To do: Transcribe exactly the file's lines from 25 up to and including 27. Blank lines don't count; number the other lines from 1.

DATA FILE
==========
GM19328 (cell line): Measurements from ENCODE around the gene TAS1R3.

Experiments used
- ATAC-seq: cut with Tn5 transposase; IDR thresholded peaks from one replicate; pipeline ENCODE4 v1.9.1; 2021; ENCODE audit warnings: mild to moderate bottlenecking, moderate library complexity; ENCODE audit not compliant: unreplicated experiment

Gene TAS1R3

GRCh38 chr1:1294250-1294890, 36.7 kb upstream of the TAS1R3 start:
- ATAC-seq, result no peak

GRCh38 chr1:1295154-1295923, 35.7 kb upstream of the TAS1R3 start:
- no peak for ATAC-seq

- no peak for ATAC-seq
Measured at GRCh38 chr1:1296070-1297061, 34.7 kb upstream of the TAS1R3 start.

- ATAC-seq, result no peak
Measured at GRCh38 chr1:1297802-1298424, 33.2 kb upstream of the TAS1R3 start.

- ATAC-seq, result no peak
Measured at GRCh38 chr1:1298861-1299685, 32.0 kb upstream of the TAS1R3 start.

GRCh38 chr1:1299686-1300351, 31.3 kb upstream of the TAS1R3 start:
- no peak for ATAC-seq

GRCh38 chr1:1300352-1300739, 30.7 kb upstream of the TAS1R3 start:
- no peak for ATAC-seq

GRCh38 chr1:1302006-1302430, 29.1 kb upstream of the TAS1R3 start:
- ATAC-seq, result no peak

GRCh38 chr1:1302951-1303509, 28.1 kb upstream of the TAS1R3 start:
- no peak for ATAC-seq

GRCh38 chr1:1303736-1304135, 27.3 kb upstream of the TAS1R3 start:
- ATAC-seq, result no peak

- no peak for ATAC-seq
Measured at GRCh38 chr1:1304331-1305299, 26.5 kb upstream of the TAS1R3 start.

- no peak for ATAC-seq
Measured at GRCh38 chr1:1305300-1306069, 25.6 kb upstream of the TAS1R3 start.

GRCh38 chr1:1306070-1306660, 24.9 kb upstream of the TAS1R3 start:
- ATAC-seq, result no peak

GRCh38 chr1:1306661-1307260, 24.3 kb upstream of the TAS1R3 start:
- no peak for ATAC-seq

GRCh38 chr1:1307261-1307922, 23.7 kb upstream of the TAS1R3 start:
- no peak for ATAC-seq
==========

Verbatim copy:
- no peak for ATAC-seq
Measured at GRCh38 chr1:1304331-1305299, 26.5 kb upstream of the TAS1R3 start.

- no peak for ATAC-seq